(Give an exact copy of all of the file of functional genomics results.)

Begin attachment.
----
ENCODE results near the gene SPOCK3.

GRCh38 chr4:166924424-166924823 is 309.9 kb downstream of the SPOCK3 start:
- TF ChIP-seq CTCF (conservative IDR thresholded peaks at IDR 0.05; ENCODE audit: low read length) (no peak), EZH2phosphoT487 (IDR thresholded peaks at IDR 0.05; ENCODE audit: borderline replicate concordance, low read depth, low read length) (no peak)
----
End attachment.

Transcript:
ENCODE results near the gene SPOCK3.

GRCh38 chr4:166924424-166924823 is 309.9 kb downstream of the SPOCK3 start:
- TF ChIP-seq CTCF (conservative IDR thresholded peaks at IDR 0.05; ENCODE audit: low read length) (no peak), EZH2phosphoT487 (IDR thresholded peaks at IDR 0.05; ENCODE audit: borderline replicate concordance, low read depth, low read length) (no peak)